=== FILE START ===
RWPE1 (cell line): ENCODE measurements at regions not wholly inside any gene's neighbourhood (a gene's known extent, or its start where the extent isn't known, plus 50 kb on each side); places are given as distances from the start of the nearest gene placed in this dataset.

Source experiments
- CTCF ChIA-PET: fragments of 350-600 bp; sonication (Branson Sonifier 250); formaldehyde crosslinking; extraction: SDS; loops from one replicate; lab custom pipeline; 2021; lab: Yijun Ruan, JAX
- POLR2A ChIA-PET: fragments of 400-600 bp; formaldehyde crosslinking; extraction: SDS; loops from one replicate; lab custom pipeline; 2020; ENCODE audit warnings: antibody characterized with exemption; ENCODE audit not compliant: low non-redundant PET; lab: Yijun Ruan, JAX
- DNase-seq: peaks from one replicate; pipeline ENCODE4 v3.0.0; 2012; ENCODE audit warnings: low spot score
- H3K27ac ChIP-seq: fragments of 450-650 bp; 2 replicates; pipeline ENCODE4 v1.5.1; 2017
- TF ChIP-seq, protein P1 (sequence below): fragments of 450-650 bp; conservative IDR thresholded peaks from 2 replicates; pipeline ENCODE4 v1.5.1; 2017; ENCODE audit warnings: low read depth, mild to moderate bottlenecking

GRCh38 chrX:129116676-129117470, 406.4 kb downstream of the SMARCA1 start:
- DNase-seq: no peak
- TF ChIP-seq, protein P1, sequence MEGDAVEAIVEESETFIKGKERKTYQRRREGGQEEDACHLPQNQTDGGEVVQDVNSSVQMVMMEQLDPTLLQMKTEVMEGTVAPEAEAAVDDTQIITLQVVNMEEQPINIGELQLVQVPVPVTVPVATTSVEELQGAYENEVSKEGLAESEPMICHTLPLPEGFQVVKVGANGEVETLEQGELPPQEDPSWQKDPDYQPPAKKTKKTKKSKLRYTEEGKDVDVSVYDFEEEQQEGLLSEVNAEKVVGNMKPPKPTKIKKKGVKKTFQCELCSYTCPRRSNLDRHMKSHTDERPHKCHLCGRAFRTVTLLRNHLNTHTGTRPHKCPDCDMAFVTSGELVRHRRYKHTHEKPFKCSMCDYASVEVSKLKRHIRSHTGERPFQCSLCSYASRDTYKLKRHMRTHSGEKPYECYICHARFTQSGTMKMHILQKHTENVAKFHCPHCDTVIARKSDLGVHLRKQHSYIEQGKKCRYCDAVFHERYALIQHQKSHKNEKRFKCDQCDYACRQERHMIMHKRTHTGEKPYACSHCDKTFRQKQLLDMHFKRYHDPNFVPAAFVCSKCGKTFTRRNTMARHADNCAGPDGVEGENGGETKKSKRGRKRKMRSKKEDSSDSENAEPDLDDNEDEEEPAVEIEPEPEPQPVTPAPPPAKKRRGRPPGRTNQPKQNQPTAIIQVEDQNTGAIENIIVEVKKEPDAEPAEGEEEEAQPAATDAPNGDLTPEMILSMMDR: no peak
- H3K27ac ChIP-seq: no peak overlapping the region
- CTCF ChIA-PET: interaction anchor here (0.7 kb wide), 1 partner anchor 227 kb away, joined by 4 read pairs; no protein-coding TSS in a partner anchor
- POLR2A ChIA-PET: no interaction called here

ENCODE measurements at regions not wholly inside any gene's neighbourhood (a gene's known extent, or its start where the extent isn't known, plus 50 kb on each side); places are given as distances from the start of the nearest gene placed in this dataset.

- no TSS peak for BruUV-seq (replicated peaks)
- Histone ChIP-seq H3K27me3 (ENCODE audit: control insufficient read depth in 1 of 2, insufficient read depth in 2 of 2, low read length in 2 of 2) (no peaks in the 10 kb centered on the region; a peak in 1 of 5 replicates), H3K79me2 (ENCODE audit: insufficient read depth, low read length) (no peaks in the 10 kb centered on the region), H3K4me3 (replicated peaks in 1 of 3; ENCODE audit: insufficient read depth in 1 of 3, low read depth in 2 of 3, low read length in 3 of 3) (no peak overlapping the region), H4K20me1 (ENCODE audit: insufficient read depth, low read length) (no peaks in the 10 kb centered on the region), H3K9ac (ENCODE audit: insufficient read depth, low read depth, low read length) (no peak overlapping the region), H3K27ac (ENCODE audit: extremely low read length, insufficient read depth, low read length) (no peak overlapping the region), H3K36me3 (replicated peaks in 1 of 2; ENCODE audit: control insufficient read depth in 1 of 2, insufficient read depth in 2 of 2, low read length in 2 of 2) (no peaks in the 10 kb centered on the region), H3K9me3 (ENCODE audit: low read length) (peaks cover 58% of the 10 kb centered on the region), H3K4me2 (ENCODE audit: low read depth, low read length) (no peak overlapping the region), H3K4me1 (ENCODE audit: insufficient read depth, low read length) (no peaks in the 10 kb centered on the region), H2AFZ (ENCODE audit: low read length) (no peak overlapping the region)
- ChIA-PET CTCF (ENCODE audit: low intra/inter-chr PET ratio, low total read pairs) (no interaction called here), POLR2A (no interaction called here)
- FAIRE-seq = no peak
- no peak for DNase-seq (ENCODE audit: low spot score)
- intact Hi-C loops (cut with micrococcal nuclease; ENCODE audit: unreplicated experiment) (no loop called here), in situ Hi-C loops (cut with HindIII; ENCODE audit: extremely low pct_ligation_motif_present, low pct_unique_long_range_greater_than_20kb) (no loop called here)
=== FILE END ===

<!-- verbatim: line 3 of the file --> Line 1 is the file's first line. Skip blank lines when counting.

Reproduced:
- CTCF ChIA-PET: fragments of 350-600 bp; sonication (Branson Sonifier 250); formaldehyde crosslinking; extraction: SDS; loops from one replicate; lab custom pipeline; 2021; lab: Yijun Ruan, JAX